Lebanon lacks infrastructure to carry out phone-hacking espionage, tech expert claims

Eva Galperin, director of cybersecurity with the Electronic Frontier Foundation, poses for a photo at San Francisco International Airport in San Francisco, on Thursday. (AP)
Updated 20 January 2018
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Lebanon lacks infrastructure to carry out phone-hacking espionage, tech expert claims

BEIRUT: Lebanon’s security and intelligence bodies have not reacted to deny or confirm information published in a joint report by Lookout mobile security and the Electronic Frontier Foundation (EFF), which claims Lebanon’s General Directorate of General Security (GDGS) hacked the smartphones of thousands of targeted users around the world.
Dr. Ahmed Maghrabi, a technology and communications expert, told Arab News: “Lebanon has neither the required knowledge nor the technology infrastructure to carry out a worldwide smartphone hacking campaign.”
“EFF, which defends individual freedoms and protects personal online data, is against all forms of online censorship and surveillance, especially generalized ones,” he added. “The foundation is also against the National Security Agency (NSA), which used to carry out mass-surveillance projects that on the people of the United States.”
The report claimed a group of state-backed hackers called Dark Caracal had run more than 10 campaigns for the GDGS since 2012, aimed mainly at Android phone users in at least 21 countries, according to Reuters. The hackers used phishing attacks and “other tricks to lure victims into downloading fake versions of encrypted messaging apps, giving the attackers full control of the devices of unwitting users,” Reuters explained.
“According to EFF, Dark Caracal was affiliated with the government of Kazakhstan and carried out several attacks that targeted Kazakh personalities who opposed Kazakh President Nursultan Nazarbayev,” said Maghrabi. “The foundation believes Dark Caracal is supported by the Kazakh government and uses Kazakhstan’s electronic infrastructure, including the Kazakh cellular network.”
Bruce Schneier, a computer security expert who has a good relationship with EFF, has claimed that the Kazakh government works closely with Russia and has extensive capabilities, a supercomputer, and expertise in artificial intelligence and malicious software programming, which makes the country capable of hacking and spying on smartphones and computers, Maghrabi explained.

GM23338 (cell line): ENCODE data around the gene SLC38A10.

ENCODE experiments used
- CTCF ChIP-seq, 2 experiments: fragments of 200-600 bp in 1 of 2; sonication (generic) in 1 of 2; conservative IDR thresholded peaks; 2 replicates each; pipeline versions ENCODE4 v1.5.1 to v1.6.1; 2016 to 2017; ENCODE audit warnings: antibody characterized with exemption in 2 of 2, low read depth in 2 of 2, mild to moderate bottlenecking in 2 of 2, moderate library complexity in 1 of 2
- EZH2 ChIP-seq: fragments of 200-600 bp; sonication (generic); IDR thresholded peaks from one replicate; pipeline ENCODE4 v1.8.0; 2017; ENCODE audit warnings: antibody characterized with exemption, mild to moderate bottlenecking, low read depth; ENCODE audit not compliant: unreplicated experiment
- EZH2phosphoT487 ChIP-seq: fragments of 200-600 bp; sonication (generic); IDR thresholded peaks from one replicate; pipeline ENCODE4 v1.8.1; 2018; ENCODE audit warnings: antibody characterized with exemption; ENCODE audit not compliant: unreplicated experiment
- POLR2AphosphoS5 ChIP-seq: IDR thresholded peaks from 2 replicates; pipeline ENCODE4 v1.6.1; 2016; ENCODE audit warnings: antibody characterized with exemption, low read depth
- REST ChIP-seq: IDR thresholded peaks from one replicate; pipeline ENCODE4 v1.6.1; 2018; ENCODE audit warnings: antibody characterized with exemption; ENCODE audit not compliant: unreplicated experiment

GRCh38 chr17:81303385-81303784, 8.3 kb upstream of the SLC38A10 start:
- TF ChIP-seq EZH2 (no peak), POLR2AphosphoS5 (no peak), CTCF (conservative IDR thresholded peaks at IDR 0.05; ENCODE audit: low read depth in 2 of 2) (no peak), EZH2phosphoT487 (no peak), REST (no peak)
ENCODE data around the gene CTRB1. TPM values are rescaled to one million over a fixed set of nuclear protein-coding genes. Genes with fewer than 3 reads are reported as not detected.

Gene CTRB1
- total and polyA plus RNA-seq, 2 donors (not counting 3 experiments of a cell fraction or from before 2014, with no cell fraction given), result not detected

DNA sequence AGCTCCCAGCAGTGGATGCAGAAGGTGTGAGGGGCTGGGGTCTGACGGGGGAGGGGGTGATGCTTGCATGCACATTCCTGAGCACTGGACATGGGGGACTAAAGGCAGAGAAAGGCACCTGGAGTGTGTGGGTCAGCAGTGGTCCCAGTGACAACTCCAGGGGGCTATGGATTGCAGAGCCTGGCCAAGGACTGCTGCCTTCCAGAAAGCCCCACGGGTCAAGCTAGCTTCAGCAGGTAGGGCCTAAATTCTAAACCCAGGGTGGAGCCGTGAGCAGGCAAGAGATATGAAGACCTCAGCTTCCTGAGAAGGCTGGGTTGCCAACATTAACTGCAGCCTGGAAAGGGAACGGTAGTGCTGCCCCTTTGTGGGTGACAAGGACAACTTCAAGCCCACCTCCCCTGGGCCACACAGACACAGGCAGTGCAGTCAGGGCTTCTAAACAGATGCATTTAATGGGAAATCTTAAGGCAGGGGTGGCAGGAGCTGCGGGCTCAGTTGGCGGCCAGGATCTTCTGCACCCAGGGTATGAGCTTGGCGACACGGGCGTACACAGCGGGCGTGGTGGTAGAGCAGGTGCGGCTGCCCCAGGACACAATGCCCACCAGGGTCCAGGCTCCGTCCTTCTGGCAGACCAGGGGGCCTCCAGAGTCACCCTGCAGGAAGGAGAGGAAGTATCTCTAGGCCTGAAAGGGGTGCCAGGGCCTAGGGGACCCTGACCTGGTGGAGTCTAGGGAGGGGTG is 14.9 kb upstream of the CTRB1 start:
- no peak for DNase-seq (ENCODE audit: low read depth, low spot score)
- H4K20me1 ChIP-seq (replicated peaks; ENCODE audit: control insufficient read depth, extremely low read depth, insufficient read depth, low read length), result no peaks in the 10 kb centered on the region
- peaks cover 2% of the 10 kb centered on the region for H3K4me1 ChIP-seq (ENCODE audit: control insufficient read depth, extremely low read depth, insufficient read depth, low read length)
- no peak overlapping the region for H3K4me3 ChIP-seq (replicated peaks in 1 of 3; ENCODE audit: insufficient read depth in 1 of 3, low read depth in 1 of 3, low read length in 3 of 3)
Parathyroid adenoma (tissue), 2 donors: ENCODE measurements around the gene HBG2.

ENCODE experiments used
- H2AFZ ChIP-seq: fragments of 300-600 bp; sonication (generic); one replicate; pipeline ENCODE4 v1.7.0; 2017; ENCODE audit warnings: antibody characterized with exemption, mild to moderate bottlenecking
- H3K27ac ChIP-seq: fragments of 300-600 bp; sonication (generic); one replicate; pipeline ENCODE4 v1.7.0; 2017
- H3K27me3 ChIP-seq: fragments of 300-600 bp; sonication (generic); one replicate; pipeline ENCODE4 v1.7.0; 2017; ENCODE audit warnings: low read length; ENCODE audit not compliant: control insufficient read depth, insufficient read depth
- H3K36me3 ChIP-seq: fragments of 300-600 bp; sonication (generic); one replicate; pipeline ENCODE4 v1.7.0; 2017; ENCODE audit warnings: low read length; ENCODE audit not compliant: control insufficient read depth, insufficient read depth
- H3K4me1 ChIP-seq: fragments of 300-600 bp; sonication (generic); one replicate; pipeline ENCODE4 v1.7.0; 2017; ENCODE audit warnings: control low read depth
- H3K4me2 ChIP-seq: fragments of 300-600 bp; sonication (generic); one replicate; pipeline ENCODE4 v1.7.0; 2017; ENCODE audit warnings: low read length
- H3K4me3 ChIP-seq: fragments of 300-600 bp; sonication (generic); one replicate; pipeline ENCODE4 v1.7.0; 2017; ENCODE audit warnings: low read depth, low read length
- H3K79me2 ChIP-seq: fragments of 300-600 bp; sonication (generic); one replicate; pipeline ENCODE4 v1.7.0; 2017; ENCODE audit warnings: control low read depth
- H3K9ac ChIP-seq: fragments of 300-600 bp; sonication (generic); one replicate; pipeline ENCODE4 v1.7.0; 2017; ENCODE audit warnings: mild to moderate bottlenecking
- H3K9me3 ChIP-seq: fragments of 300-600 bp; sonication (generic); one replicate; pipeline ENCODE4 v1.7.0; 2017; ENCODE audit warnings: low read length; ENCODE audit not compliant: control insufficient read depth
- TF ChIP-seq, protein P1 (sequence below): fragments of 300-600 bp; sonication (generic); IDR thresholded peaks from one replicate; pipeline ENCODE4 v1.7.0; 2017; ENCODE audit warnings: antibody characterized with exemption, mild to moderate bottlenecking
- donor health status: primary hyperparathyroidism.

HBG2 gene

“Similar groups act under a North Korean identity or from inside North Korea, but use Chinese electronic tools and specialize in the field of artificial intelligence and supercomputing,” he continued.
“What was described in EFF’s report is an electronic group with hacking and encryption capabilities that can scan computer and smartphone systems and breach their networks, which are owned by very few countries.”
Maghrabi said this was not the first time the EFF has reported on Dark Caracal’s activities: “It did so in 2016 as well. The foundation had reasons to believe a group or some individuals in Lebanon were affiliated with Dark Caracal. In 2016, EFF linked Caracal activities targeting Kazakh opposition to Lebanese General Security, while for the current attack, the foundation mentioned four names of people who are most likely residents of Beirut. It also pointed out that those names could be just one person using four different accounts. Their names are Nancy Jabbour and Hassan Ward, who, according to the report, are most likely one person, as well as Rami Jabbour and Hadi Mazeh. The report could not determine whether they were real people, or nicknames used for different accounts managed by one person.
“The report admits from the outset that it does not have a real sample of those people’s activities, yet it links the four names to the GDGS based on the fact that one of them, Rami Jabbour, lives in the vicinity of the General Security’s building, which is crowded with telecom companies, travel agencies, and banks.”


Egypt refers 28 to court on charges of joining Daesh, al-Qaida

Updated 31 min 30 sec ago
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Egypt refers 28 to court on charges of joining Daesh, al-Qaida

  • Egyptian officials said only 17 of the 28 suspects are actually in custody
  • They said the suspects were planning to conduct attacks in Egypt

CAIRO: Egyptian prosecutors have referred 28 terror suspects in two separate cases to court on charges of joining local affiliates of the Daesh group and Al-Qaeda.
They said Monday the suspects were plotting attacks against security forces and the headquarters of the high state prosecution in Cairo.
They say only 17 of the 28 suspects are in custody. No date has been set for their trials. It was not clear when or where they were arrested.
A Daesh affiliate based in northern Sinai has carried out attacks across Egypt in recent years, mainly targeting security forces and the country’s Christian minority.
Egypt has been battling militants for years, but the insurgency gathered strength after the 2013 military overthrow of an elected but divisive Islamist president.